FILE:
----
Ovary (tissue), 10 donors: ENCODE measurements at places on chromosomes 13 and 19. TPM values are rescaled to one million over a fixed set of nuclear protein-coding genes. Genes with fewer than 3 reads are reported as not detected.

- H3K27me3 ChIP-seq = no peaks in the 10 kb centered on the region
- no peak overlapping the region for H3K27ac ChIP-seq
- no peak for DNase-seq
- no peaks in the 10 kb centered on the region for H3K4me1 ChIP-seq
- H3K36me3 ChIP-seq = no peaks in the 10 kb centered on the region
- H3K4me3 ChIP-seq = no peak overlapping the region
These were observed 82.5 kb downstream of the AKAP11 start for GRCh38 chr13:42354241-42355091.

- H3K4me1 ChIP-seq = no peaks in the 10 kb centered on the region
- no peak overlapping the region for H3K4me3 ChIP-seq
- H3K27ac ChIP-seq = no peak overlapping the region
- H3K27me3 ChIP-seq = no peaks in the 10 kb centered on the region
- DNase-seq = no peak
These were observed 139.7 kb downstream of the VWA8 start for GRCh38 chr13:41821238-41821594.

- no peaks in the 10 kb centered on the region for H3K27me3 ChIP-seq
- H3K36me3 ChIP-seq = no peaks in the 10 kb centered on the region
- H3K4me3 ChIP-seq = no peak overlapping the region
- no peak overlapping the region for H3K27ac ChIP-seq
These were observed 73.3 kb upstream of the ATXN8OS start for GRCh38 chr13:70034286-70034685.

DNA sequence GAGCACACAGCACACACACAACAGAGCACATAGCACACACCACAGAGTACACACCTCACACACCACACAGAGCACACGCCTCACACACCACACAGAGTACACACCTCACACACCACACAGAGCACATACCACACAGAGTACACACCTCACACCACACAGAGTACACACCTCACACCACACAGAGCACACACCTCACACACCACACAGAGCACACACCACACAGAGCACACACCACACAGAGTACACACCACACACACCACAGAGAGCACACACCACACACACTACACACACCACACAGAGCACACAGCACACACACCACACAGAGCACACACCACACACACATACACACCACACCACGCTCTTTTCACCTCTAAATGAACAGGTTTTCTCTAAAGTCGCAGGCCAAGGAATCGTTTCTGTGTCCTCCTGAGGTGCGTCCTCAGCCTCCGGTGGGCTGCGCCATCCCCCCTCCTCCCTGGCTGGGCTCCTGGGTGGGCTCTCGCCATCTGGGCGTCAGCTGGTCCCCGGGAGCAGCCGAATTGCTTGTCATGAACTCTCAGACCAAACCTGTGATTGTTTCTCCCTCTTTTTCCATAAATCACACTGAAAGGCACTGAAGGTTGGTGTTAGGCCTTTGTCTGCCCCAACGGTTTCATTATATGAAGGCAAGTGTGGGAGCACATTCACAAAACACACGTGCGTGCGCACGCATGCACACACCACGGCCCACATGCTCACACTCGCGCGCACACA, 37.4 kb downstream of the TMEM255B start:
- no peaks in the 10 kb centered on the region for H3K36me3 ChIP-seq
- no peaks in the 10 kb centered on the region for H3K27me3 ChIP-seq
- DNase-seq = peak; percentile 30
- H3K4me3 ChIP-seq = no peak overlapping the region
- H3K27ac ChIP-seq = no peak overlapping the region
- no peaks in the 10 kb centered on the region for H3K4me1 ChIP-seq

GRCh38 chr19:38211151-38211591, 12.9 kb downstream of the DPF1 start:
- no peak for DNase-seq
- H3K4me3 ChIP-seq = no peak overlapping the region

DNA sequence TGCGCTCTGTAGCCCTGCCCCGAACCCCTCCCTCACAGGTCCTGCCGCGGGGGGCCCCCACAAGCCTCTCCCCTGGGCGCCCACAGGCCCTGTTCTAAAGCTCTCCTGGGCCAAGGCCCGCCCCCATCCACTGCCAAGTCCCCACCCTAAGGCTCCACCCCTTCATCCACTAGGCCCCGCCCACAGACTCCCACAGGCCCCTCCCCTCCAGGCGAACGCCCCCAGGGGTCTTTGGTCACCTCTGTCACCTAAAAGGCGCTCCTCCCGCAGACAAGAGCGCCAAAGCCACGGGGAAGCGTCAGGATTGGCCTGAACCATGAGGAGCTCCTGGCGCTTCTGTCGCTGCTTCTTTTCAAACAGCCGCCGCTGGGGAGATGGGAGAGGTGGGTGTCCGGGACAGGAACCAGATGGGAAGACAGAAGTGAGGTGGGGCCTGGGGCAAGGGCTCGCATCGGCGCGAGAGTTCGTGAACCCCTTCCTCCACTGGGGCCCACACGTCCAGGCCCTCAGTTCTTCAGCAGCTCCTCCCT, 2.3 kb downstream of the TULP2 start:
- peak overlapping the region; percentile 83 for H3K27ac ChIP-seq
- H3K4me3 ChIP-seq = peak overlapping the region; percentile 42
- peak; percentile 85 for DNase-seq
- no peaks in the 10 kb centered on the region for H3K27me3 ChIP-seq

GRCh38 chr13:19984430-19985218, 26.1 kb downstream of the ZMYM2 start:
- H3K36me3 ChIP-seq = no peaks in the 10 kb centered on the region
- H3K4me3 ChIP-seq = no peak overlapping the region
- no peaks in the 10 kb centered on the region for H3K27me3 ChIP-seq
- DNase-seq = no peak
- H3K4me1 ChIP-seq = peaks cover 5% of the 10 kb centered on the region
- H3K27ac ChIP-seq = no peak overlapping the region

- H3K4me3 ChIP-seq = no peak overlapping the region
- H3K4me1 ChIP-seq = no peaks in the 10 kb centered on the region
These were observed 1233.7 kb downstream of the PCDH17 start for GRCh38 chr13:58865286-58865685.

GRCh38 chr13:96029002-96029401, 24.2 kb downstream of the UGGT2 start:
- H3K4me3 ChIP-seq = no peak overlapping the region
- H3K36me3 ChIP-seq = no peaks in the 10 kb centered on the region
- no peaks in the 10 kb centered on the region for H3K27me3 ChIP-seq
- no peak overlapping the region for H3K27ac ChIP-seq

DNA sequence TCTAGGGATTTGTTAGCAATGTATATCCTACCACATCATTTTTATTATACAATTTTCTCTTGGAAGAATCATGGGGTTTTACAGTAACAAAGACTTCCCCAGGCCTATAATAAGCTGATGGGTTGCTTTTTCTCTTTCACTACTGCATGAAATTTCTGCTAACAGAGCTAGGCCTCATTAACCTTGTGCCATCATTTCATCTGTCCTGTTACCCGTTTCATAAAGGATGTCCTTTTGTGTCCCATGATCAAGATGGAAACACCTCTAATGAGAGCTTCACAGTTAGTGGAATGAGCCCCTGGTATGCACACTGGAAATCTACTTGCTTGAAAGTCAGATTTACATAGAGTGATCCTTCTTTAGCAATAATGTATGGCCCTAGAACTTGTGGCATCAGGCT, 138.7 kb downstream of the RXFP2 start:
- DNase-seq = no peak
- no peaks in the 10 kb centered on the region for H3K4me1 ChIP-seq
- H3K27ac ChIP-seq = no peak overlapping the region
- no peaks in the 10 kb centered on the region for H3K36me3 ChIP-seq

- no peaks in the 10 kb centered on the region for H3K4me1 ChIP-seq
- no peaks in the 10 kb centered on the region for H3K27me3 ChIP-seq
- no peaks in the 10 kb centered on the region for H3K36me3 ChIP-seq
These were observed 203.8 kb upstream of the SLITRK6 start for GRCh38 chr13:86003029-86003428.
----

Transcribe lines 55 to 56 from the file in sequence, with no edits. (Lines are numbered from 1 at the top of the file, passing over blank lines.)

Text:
- no peaks in the 10 kb centered on the region for H3K4me1 ChIP-seq
- no peaks in the 10 kb centered on the region for H3K27me3 ChIP-seq